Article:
Psalm 47 is about praising God, and about God’s kingship; and of course there is the verse “God has gone up with a shout”, or, as the Coverdale version has and Common Worship has retained, with a “merry noise”.

Psalm 93 is about the kingship and mightiness of God.

Ephesians 1:15-23 is the letter writer praying that the Ephesians might receive the spirit of wisdom and revelation so that they can know the hope they are called to, the inheritance of the saints, and the kingship and power of Christ.

Luke 24:44-53 is another description of the Ascension of Jesus.

The traditional text for Ascension Day is Psallite Domino, and in 2010 Cecilia McDowall wrote a setting of it for SSATB. I haven’t found it available to purchase online so the best thing to do would be to contact the composer via her website.

Alternately, there is also this German hymn for SAB by Sigrid Schultz-Kokerbeck.

When I asked about German translations I got a number of them back, but the one by Rosemary Riepma stands head and shoulders above the rest, because it fits the metre of the original:

Let every child of God rejoice
The Lord ascends triumphantly
So sing his praise with hearty voice

The Lord himself prepares a place
To keep us in eternal grace
So sing his praise with hearty voice

Now may he send the Holy Ghost
To bathe sore hearts that need it most
And comfort us with his own word
And guard us from the Devil’s sword

Although we’re living in this world
Our actions do not satisfy
The world, but we obey God’s word
And live as he has told us to

So let’s give thanks to our dear Lord
And offer him our heartfelt praise
Sing praises with the angels’ choir
Sing praises for the heavens to hear

In the German, the final line of the first two verses is repeated, and it would make sense to do this in English too.

Music for Sunday, 6th May: Easter 6, Year B

The readings for this week are:

Isaiah 55:1-11
Acts 10:44-48
Psalm 98
1 John 5:1-6
John 15:9-17

It’s still Easter, so you still need the reading from Acts as the first or second reading.

Isaiah 55:1-11 is an invitation to everyone thirsty to drink, to everyone hungry to eat: of that source of all being which is God.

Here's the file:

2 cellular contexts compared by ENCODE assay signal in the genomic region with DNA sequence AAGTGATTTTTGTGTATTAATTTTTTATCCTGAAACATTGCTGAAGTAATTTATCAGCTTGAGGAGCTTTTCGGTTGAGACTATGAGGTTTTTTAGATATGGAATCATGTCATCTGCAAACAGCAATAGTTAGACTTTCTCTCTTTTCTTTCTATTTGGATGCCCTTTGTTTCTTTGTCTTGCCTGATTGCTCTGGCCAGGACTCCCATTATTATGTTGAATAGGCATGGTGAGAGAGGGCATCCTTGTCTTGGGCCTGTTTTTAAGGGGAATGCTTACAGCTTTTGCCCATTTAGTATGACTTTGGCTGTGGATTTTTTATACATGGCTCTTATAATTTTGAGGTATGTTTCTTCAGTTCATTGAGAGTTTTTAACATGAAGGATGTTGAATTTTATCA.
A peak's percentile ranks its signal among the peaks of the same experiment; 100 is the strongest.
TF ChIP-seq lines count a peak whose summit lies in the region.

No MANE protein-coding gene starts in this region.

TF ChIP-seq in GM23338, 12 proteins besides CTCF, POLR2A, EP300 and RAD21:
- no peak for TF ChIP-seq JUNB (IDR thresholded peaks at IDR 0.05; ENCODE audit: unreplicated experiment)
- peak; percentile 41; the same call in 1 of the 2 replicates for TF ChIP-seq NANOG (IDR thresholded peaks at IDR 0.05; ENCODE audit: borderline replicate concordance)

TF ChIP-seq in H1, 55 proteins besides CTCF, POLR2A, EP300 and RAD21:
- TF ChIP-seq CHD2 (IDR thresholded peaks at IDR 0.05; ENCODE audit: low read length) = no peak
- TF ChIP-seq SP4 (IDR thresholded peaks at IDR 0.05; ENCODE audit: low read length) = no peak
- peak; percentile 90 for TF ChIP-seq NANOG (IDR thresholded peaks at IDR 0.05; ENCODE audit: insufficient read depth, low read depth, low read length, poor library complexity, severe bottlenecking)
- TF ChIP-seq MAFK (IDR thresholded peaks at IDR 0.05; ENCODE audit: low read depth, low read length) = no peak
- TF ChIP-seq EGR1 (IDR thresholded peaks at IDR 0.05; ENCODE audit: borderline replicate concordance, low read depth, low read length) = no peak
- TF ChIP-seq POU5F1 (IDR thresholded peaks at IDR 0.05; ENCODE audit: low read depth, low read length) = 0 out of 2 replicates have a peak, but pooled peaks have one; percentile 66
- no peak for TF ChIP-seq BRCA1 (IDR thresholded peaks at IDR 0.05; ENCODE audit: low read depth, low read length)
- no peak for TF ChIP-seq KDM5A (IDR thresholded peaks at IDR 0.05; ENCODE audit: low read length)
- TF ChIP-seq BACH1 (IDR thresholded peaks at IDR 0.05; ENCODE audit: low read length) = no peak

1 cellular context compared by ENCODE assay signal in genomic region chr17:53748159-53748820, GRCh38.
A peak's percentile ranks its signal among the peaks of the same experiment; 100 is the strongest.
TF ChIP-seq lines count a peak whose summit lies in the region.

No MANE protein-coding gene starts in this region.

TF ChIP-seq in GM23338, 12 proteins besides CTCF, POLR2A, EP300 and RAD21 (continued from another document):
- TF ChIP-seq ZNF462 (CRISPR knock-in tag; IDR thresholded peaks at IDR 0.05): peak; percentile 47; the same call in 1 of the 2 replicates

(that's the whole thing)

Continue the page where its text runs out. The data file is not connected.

In the reading from Acts, some Gentiles receive the Holy Spirit, much to the surprise of the existing (Jewish) believers. Peter takes this as a reason that the Gentiles should be baptized, too.

Psalm 98 is an excited instruction to sing and praise the victorious God who will come to judge the earth.

1 John is still emphasizing that God is love — and “The love of God is this, that we obey his commandments”. He also makes a point that faith in God is what conquers the world. Then he identifies Jesus Christ as having come by water and blood, not just water, and asserts that the Spirit is the truth.

The Gospel reading has Jesus continue his speech to the disciples, telling them to keep his commandment to love one another, and calling them friends rather than servants, and referring back to the vine imagery with “I appointed you to go and bear fruit, fruit that will last”.

There is a Cantate Domino by Williametta Spencer, but it appears to be out of print; the best bet if you haven’t got it in a music library somewhere is probably to contact her via her website.

There’s also the SSA piece CONTEMPLATIONS 21, 22 by Hilary Tann, using parts of Psalm 98 and a poem by Anne Bradstreet, an American Puritan poet. Available to order from Brichtmark Music (scroll or search the page to find it). Here’s an excerpt: